Yes, she was pretty; and her face beside
Shamed her poor clothing by a something in it, —
Grace, and a presence hard to be denied;
This was no common offer, it was certain; —
" Alles , Rosina! sit behind the curtain."

Meanwhile the Painter, with a mixed emotion,
Drew and re-drew his ill-disguised Marquise,
Passed in due time from praises to devotion;
Last, when his sitter left him on his knees,
Rose in a maze of passion and surprise, —
Rose, and beheld Rosina's saddened eyes.

Thrice-happy France, whose facile sons inherit
Still in the old traditionary way,
Power to enjoy — with yet a rarer merit,
Power to forget! Our Boucher rose, I say,
With hand still prest to heart, with pulses throbbing,
And blankly stared at poor Rosina sobbing.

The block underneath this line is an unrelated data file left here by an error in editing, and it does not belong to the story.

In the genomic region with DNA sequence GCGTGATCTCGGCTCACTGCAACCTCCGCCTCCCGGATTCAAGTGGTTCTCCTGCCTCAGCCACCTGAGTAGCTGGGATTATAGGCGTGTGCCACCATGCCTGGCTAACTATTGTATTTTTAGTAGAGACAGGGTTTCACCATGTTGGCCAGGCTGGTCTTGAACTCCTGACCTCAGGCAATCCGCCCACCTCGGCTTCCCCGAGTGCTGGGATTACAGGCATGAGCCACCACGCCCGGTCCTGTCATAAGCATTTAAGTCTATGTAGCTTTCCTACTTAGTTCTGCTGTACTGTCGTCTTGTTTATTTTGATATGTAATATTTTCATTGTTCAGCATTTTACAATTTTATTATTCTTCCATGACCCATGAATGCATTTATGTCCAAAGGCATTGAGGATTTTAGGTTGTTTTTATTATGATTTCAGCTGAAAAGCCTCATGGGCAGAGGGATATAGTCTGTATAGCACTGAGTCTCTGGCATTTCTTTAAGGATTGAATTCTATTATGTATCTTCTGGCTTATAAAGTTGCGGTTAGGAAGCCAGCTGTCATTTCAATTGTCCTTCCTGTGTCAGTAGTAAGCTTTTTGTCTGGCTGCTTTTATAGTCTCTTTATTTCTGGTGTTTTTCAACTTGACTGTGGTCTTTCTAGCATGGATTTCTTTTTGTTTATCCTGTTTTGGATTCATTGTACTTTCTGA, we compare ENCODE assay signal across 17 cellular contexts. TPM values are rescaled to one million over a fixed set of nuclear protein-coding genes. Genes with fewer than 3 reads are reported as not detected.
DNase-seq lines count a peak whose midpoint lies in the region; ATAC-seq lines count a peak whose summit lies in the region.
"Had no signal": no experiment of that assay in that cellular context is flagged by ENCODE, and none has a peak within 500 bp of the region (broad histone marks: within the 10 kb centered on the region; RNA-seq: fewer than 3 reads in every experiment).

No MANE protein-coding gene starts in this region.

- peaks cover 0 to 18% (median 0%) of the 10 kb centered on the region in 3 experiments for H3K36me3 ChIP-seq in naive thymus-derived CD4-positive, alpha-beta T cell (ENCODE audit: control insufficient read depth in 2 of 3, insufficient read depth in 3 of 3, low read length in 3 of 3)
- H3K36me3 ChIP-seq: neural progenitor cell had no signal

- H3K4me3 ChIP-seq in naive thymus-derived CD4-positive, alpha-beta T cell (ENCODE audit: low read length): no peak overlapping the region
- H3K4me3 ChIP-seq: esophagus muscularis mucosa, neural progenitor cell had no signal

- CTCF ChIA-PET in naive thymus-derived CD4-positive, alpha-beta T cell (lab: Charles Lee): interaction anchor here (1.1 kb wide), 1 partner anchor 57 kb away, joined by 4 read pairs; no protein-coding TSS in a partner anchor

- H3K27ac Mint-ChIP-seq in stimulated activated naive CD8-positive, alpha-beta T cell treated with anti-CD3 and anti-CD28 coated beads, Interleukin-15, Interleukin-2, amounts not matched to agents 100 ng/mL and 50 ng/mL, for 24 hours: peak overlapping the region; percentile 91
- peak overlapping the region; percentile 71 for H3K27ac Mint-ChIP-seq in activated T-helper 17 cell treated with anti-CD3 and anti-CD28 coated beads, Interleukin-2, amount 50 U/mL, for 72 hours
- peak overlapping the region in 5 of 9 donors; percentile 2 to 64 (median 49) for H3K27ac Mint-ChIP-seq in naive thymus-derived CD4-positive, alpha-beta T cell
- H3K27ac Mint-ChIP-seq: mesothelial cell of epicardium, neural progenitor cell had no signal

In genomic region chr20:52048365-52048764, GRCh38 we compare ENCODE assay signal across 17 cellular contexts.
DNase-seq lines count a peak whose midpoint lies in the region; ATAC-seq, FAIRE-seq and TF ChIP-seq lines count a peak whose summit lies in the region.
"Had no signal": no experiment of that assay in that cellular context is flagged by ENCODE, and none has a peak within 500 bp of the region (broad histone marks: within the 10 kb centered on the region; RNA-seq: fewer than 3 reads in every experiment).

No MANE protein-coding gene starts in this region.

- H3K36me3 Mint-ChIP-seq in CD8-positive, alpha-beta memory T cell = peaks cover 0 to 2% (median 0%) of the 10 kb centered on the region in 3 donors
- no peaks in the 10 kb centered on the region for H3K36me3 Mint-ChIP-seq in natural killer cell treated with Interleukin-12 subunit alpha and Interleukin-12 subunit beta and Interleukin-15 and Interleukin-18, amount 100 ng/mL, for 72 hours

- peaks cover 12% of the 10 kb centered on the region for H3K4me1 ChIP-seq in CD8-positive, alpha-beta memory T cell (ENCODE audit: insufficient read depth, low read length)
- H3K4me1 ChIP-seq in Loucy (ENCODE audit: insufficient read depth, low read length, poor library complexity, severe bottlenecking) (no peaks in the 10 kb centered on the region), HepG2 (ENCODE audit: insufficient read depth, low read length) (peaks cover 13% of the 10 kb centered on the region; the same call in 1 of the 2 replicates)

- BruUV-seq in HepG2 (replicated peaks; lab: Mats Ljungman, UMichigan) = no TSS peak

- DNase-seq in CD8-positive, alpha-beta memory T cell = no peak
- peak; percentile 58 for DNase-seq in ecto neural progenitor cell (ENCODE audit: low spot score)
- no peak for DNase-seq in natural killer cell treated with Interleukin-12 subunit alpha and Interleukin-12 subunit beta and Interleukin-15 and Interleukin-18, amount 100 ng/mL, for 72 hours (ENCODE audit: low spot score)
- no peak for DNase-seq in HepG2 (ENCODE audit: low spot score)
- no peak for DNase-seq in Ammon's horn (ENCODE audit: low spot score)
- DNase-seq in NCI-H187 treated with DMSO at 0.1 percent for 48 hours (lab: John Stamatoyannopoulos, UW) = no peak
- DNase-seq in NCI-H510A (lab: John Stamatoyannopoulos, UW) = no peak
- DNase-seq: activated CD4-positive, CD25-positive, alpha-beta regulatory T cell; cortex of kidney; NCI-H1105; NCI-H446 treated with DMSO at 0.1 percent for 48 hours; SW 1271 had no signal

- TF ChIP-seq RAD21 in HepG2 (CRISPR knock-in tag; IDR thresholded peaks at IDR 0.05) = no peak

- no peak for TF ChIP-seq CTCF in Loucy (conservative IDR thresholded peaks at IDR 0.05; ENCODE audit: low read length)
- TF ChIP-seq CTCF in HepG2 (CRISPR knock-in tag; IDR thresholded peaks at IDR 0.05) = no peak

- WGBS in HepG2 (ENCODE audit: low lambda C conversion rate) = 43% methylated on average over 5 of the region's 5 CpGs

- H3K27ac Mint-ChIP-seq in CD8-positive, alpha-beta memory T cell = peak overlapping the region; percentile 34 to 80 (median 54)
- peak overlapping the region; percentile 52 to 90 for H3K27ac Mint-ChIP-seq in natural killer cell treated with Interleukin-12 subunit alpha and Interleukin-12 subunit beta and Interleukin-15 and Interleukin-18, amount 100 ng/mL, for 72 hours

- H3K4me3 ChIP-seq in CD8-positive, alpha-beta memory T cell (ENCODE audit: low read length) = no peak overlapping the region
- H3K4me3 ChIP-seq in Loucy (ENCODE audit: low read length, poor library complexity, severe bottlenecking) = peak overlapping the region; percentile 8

" This was no model, M'sieu , but a lady."
Boucher was silent, for he knew it true.
" Est-ce que vous l'aimes? " Never answer made he!
Ah, for the old love fighting with the new!
" Est-ce que vous l'aimes? " sobbed Rosina's sorrow.
" Bon! " murmured Boucher; " she will come to-morrow."

How like a Hunter thou, O Time, dost harry
Us, thine oppressed, and pleasured with the chase,
Sparest to strike thy sorely-running quarry,
Following not less with unrelenting face.
Time, if Love hunt, and Sorrow hunt, with thee,
Woe to the Fawn! There is no way to flee.

Woe to Rosina! By To-morrow stricken,
Swift from her life the sun of gold declined.
Nothing remained but those grey shades that thicken,
Cloud and the cold, — the loneliness — the wind.
Only a little by the door she lingers, —
Waits, with wrung lip and interwoven fingers.

No, not a sign. Already with the Painter
Grace and the nymphs began recovered reign;